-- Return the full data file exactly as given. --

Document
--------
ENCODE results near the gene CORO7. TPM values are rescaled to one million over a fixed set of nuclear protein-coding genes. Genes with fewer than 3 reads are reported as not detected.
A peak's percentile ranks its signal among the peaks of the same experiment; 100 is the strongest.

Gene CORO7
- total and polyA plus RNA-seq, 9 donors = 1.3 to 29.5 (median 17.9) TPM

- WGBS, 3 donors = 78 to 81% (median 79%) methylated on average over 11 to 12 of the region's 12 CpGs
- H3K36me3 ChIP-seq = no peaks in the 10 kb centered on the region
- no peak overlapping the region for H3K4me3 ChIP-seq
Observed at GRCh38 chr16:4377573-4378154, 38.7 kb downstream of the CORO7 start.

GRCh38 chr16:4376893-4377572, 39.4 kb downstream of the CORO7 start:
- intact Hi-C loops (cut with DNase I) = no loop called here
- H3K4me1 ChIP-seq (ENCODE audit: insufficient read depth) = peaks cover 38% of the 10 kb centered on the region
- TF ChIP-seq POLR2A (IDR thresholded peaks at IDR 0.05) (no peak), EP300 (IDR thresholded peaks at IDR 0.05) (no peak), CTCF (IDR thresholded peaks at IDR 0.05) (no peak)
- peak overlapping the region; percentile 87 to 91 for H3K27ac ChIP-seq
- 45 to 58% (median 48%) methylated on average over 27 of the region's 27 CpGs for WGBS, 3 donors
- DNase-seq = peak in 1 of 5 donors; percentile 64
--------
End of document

ENCODE results near the gene CORO7. TPM values are rescaled to one million over a fixed set of nuclear protein-coding genes. Genes with fewer than 3 reads are reported as not detected.
A peak's percentile ranks its signal among the peaks of the same experiment; 100 is the strongest.

Gene CORO7
- total and polyA plus RNA-seq, 9 donors = 1.3 to 29.5 (median 17.9) TPM

- WGBS, 3 donors = 78 to 81% (median 79%) methylated on average over 11 to 12 of the region's 12 CpGs
- H3K36me3 ChIP-seq = no peaks in the 10 kb centered on the region
- no peak overlapping the region for H3K4me3 ChIP-seq
Observed at GRCh38 chr16:4377573-4378154, 38.7 kb downstream of the CORO7 start.

GRCh38 chr16:4376893-4377572, 39.4 kb downstream of the CORO7 start:
- intact Hi-C loops (cut with DNase I) = no loop called here
- H3K4me1 ChIP-seq (ENCODE audit: insufficient read depth) = peaks cover 38% of the 10 kb centered on the region
- TF ChIP-seq POLR2A (IDR thresholded peaks at IDR 0.05) (no peak), EP300 (IDR thresholded peaks at IDR 0.05) (no peak), CTCF (IDR thresholded peaks at IDR 0.05) (no peak)
- peak overlapping the region; percentile 87 to 91 for H3K27ac ChIP-seq
- 45 to 58% (median 48%) methylated on average over 27 of the region's 27 CpGs for WGBS, 3 donors
- DNase-seq = peak in 1 of 5 donors; percentile 64